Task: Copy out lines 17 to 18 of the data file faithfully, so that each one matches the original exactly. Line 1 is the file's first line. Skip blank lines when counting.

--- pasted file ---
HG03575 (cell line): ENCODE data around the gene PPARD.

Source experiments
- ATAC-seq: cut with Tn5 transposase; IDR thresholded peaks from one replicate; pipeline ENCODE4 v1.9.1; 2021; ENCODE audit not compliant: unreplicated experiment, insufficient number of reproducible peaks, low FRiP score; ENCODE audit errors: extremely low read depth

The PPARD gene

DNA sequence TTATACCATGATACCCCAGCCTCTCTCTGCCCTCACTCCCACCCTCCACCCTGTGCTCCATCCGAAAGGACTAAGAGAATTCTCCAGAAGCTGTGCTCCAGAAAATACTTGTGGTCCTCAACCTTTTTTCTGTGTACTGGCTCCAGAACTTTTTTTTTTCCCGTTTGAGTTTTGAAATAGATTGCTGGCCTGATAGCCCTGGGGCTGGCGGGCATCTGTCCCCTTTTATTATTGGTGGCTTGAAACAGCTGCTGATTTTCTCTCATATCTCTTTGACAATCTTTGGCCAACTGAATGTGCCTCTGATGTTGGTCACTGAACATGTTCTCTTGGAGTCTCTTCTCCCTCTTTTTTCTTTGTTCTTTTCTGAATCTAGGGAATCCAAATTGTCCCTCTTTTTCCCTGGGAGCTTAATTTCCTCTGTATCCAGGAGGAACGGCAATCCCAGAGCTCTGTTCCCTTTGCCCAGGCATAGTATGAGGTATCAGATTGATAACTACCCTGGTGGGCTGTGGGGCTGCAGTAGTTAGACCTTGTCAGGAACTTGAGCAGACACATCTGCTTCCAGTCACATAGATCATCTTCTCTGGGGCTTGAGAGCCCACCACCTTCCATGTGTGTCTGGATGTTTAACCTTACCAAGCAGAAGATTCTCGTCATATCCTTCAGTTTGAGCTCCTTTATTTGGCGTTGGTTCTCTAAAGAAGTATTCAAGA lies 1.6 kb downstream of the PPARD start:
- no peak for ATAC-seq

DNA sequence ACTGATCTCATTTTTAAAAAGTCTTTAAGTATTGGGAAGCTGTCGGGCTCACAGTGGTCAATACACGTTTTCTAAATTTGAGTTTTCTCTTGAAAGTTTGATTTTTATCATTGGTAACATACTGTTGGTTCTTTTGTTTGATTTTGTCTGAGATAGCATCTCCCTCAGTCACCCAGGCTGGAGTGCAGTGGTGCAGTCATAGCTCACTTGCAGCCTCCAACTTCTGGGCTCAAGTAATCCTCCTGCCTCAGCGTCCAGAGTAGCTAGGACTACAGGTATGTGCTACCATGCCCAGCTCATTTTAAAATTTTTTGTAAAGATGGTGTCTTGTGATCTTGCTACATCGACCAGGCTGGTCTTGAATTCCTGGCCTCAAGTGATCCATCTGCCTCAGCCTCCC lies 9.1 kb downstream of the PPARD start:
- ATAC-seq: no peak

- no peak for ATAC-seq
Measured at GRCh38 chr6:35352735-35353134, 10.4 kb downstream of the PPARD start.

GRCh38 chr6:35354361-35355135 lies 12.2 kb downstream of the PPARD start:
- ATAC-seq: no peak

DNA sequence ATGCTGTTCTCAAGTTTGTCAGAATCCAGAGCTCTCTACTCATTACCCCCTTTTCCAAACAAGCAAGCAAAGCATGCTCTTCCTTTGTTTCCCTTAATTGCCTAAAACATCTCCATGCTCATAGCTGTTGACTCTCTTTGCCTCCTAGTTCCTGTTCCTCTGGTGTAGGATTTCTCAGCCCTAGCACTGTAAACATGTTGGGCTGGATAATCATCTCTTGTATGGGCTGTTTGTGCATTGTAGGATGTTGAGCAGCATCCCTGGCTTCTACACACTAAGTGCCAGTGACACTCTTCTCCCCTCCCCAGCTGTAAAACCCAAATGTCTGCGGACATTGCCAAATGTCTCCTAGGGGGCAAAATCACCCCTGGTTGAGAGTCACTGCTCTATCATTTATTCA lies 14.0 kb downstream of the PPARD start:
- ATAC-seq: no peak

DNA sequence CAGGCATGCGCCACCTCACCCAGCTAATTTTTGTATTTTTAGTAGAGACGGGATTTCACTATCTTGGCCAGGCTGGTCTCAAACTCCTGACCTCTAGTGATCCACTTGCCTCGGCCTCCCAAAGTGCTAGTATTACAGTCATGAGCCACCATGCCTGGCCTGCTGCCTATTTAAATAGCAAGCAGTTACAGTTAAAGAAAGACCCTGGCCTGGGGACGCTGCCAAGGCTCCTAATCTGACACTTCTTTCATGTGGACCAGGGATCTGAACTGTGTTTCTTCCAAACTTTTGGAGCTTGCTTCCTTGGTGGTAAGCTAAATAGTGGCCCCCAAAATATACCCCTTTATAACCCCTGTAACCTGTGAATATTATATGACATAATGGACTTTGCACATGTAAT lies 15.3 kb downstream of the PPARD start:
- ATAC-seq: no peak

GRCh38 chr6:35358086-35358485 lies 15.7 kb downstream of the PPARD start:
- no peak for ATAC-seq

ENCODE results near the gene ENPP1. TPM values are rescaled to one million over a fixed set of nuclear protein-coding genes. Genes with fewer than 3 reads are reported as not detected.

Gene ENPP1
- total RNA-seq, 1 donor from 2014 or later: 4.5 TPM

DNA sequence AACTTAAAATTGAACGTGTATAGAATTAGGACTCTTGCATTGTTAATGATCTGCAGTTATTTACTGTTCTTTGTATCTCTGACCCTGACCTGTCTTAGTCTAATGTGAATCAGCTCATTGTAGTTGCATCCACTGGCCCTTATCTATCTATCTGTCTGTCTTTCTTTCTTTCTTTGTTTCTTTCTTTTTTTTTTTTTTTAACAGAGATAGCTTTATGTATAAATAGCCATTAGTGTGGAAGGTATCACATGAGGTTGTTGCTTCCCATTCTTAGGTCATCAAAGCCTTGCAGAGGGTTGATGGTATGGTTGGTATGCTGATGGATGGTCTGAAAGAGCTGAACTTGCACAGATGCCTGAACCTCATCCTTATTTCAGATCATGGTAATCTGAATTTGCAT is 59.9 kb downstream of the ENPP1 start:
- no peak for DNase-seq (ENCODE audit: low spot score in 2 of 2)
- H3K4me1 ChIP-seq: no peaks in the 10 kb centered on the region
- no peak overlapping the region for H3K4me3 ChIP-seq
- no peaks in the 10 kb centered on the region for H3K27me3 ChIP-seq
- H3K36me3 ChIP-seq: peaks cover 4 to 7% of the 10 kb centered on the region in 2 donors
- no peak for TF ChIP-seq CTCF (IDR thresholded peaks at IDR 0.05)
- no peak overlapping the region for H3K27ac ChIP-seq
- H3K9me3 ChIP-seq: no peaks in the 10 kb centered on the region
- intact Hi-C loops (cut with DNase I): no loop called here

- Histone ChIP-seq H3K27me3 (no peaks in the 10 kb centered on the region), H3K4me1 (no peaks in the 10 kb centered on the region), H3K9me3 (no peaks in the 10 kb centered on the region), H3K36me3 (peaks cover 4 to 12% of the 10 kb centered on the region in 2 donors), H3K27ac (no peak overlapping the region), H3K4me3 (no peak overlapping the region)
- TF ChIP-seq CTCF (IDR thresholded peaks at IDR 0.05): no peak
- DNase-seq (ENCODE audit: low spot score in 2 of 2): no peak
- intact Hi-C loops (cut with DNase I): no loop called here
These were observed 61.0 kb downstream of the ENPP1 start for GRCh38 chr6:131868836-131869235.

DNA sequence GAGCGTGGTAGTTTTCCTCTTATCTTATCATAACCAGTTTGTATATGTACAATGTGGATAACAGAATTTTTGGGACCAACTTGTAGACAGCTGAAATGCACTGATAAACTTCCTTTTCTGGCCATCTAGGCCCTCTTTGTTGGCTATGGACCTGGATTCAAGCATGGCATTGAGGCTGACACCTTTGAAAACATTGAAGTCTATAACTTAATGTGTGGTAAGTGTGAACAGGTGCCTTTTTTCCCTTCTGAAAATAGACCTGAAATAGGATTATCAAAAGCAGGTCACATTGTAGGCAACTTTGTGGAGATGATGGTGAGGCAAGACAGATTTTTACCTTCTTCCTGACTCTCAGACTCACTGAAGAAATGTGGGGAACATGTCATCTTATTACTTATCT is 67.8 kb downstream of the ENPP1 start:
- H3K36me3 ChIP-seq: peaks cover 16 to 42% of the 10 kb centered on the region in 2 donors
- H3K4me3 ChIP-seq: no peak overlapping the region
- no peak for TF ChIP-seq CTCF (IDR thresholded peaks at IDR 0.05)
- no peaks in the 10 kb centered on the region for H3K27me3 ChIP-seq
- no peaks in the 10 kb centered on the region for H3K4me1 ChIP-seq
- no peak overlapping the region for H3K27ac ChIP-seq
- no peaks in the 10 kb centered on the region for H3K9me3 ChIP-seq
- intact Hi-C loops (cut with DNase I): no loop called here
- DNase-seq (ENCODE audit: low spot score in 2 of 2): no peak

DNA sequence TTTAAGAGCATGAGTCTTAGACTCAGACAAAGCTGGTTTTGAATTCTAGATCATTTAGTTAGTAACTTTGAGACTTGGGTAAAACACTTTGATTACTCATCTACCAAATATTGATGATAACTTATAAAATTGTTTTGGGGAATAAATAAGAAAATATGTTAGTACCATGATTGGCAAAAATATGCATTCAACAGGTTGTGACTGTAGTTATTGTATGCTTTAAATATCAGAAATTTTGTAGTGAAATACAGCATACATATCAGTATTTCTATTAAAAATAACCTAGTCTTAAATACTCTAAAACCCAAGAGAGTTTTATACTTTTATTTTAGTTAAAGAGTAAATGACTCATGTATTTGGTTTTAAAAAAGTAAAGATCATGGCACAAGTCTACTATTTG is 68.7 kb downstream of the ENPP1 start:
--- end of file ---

GRCh38 chr6:35358086-35358485 lies 15.7 kb downstream of the PPARD start:
- no peak for ATAC-seq